GET HOOKED: New Year's Day angling session erased all memories of the previous night's lambada
I ALWAYS try to go fishing on New Year’s Day for two reasons; firstly, there is the sense of smug worthiness that arises from casting a line when one’s comrades-in-rods are sleeping off the previous evening’s excesses. Secondly, the waterside is usually deserted.
A determined angler can be alone with his thoughts – even if these amount only to ‘did I really perform a table-top lambada in a packed pub last night?’
Just for the record, I strenuously deny it.
In previous years my favourite January 1 jaunt has been to the river, pike rod in hand. It is the right time of the season to expect a specimen, and the weather is often perfect.
There’s also something hugely sobering about the prospect of unhooking an angry esox. Those 700 teeth in close proximity to trembling fingers do focus the mind.
I’ve never had a true Hogmanay monster, but a double-figure pike is enough to eclipse any hangover and whet the appetite for the 12 months ahead.
But not this year. The rivers are flooded right now, and the maxim about pike in coloured water is a good one; they really aren’t having any of it, and will skulk in the backwaters without hunger until the rivers clear.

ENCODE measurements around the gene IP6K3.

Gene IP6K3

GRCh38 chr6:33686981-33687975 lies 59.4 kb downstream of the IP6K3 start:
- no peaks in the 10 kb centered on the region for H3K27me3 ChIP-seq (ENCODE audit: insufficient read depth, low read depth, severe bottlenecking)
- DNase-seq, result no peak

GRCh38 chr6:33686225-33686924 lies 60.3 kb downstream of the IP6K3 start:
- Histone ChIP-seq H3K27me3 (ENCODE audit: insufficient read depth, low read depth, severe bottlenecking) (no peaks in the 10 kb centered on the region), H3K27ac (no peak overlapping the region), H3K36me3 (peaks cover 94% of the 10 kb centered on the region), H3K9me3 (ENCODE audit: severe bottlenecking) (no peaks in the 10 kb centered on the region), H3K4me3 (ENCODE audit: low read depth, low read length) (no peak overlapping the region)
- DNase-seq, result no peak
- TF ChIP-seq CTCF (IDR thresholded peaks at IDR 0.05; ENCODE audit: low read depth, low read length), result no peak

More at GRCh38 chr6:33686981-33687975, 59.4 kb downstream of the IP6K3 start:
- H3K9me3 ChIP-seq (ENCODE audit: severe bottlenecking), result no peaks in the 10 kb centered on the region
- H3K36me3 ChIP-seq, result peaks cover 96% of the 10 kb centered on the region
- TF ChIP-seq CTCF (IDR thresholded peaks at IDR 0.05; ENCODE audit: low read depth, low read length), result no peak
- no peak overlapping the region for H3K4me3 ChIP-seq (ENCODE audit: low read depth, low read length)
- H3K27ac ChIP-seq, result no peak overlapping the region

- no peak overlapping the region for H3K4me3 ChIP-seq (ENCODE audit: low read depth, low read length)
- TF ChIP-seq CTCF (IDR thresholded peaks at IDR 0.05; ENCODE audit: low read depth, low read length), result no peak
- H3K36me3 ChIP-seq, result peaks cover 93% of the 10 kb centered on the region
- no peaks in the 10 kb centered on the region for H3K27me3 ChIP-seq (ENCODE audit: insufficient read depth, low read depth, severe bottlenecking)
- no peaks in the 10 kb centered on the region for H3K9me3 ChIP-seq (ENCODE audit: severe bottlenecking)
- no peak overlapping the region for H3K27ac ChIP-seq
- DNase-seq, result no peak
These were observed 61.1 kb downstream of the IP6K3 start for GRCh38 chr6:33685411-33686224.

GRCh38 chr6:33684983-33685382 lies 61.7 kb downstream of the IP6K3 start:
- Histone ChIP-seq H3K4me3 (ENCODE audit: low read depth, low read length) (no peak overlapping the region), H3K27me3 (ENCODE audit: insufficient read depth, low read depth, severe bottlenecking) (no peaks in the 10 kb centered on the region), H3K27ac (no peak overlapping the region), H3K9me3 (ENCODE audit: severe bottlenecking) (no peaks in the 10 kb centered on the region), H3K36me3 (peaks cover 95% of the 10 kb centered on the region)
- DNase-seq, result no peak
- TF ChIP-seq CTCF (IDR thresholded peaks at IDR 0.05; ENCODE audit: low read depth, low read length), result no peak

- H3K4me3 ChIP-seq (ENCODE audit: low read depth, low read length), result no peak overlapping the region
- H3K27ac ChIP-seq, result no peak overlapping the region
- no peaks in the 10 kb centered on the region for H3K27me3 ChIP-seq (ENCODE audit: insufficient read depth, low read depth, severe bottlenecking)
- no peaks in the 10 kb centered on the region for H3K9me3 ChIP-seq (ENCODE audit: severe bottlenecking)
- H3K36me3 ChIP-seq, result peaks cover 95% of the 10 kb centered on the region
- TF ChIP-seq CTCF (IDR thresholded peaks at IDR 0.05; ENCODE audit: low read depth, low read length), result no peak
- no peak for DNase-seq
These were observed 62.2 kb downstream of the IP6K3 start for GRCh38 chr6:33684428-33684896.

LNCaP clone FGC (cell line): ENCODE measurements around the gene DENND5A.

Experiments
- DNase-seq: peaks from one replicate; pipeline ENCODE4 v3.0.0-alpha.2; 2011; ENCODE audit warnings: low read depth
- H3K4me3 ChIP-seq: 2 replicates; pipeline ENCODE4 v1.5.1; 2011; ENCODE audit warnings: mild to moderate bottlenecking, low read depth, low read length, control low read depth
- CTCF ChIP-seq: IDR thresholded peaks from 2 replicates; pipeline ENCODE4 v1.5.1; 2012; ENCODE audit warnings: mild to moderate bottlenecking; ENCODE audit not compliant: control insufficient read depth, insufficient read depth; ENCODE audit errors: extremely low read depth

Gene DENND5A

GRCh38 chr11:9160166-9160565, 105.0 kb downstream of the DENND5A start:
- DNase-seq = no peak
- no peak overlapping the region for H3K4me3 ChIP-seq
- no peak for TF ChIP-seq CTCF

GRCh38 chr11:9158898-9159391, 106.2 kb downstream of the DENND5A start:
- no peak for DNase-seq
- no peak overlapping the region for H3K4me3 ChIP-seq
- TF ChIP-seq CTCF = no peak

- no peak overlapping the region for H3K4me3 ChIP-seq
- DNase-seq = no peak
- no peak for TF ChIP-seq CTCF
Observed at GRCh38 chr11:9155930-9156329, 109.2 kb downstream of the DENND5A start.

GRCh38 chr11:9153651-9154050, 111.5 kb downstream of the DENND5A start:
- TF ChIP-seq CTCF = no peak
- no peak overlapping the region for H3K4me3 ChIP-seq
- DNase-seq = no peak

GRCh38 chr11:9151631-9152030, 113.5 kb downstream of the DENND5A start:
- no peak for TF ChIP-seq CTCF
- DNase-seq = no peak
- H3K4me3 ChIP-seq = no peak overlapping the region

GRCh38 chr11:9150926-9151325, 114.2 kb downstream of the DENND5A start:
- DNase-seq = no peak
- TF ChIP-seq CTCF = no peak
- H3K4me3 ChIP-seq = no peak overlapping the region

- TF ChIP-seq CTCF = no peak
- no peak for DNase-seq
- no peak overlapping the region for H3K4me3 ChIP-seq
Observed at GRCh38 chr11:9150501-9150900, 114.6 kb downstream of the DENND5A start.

So I joined a group of friends at a small pond, where we cast for perch instead.
I was suffering and so were my pals, in varying degrees. We all had headaches, parrot-cage tongues of dehydration and the hang-dog demeanours of men who know that they let themselves down just a little bit the night before.
The worst casualty among us shall remain nameless, but at first light he resembled a tweed-wearing Keith Richards. Frightening, given his tender age of 27.
We caught a few small stripes, up to an estimated pound in weight, and missed twice as many bites in our post-intoxication befuddlement. One of our number hooked a carp, but was no match for it, and it threw his tiny hook before he had a chance to loosen his clutch and steel his nerves.
It wasn’t an outstanding success, but nobody blanked, which was as good as we could have hoped for. And as we sloped back to the cars, we talked only of the future, of fish yet to be caught.
Memories of badly-executed dance moves were dismissed. They belonged to another year.
Catch reports: firstname.lastname@example.org.
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